So, you’re a mango girl, eh? Which is your favourite? I have to admit the hybridised ‘Bowen’ mango from Queensland is the best commercial mango I’ve ever tasted – but here, there’s a roundish purple-skinned fellow that’s magnificent, or the more elongated, delicate lemony skinned fruit, sweet and refreshing … I’m often disappointed with those dark, large, luscious looking giant fruit – so often a bit of a taste of turpentine, or stringy – ugh! But turpentine doesn’t matter if you use them for achaaru, with chilli and salt … now that’s delicious!
I love mangosteen… nice images… 🙂
Your favourite, Bams?
Hmm. I wonder if they sell those here in San Antonio. It looks yummy!
Maybe! If you see one, wherever you are, you’ll know what they are, and believe me, if it’s not turned to stone, it should be yummy;)
Wow, nature creates some very odd and beautiful things! I love that it’s natural, yet it looks so alien. Thanks for sharing, it’s something I haven’t seen before!
Whichever way you look at it, nature sure is an artist! 🙂
And now i’m craving mangosteen but am sure it’ll be almost impossible to find it here in Paris….sobs…Thanks for sharing the mouth-watering photos 🙂
You have the most interesting things where you live!
Of course, it’s an exotic paradise island! I’d have moved right along decades ago if it were just the scenery, gorgeous as it is:)
Hey! I just noticed my name on your sidebar. How cool is that? However, what does the “Intro” mean?
The ‘intro’ Robin? “Writing, writing, writing”? Just all about writing, through I should have mentioned quills, and inkwells, and bookcases too, I suppose:)
I have never tasted a mangosteen but now I know how much I want to!
Good! Always love passing on good news, and new finds … 🙂
Mmm, I had a plate of mangosteen just last weekend – you describe it perfectly! There really is a technique to opening them without making a mess. My first one was a bit of a struggle…
And the pink from the rind is indelible – care required if wearing white!
This is one of the many treat of blogging. Learning so many new things! If I ever see them in a market around here (and, by God, I should given where I am!), I’ll definitely try one. 🙂
Be sure it’s firm, but not rock hard, JM – we don’t’ want it like a real cannonball:)
Good choice for the weekly theme. I’ve heard of mangosteen, but I don’t think I’ve ever seen one.
You’d remember, Penny – well, I’m guessing you will now, if you ever see one, because you’ll know what it is!
I have no idea where we could find a mangosteen around here… Perhaps the best way might be to do a search on it to see if there are any places that might sell them over the internet. I have never seen or heard of them before… I’m sure once the word gets out they will be a big hit wherever they go if they are half as good as you say…and judging from the rind they look like they might ship well as well.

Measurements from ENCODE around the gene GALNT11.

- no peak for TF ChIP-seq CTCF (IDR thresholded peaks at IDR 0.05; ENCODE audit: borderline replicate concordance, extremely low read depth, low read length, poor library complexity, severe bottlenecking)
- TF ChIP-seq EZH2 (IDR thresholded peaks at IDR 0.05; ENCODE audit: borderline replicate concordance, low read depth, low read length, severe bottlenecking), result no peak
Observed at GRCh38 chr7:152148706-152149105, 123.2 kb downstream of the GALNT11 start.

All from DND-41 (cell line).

The rind would certainly act as a shock absorber, but this is a fruit that has never been tampered with by man, so it’s shelf life is pretty short after you pick them.
I once saw them for sale in my local supermarket in Australia and was so excited – until I picked up a fruit, which seemed to have set, like concrete. Once I got it home, it was obvious it had been picked unripe, and it hadn’t ripened, so the texture was firm, rather than jelliied liquid, and the juice was more sour than sweet. But that was a long time ago – growers will probably have become much more sophisticated at exporting their crops these days.
Please remember to post, or let me know, if you ever find one!
That seems to be the problem with a great many fruits and veggies around the world… I’m glad to know that there are places that grow them as a business so you never know. Sometimes, if you find a farm that ships overnight deliverly… like shipping fish, etc. but I guess that might make them extremely expensive… still, if they are as good as you say they are I wouldn’t be surprised if some enterprising farmer may decide to sell over the internet.
Perhaps from Indonesia or Malaysia, where export industries are much more sophisticated than here in Sri Lanka.
Like many others I haven’t seen or tasted this fruit. It certainly looks photogenic !
I’m going to have a couple after lunch – a real treat.
How wonderful – wish I could taste one!
I think you need to be in the topics in South or South East Asia – although I have occasionally seen them exported to the West. At least you’ll know what it is, if you ever see one!
Interesting and beautiful post…I’ve never heard of a mangosteen…you taught me something! 🙂
That’s nice – I always love to learn new things too:)
This is a new one to me. I’m sure we don’t get them in South Africa.
They have to be grown in the tropics, Ad, and Viv said she’d never seen them in Africa when she lived there. Think you’ll just have to enjoy the idea of them till you come to South or Southeast Asia!
Oh what a beautiful fruit, one of my favourites for sure but I’ve not even seen one in a non-tropical country. Must travel closer to the equator soon 🙂
I did see them a few times in Australia, Georgia, but not regularly. I think an equatorial trip should be considered!
Interesting fruit. 😉
Beautiful, and delicious too!
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Wow, I’ve never heard of a mangosteen before. What a fascinating-looking fruit! And it sounds as tasty as it looks.
Glad to have introduced you to the mangosteen, Silken. 🙂
Love the pictures and the fruit!
Thank you Regina.
Lovely – and it’s sounds delicious!
Ummm – very:)
not will I have to try one
I will have to see if I can grow it…
it looked like clouds to me
You could give it a go, Lady Blue – the trick is to recreate a tropical environment. Good luck!
Tried mangosteen for the first time in Bali recently. Very good, but can’t beat tree ripened mango, IMO. Great shots and clever interpretation of the theme.
Ah, you’re a mango-eater, like Madhu, eh? They are are wonderful fruit – sometimes even sublime – but for me, the mangosteen is the greater treat! So delicate, and so fleeting a season.
i’m not a fan of fruits in general but i’ll always make an exception for mangosteens! 😉
Don’t like sweet things, eh? Glad you make an exception for the delicious mangosteen!
A new fruit! Going to have to try to find one now! Love how you describe it.
I wish I could do justice to the flavour – let me know what you think if you ever find any!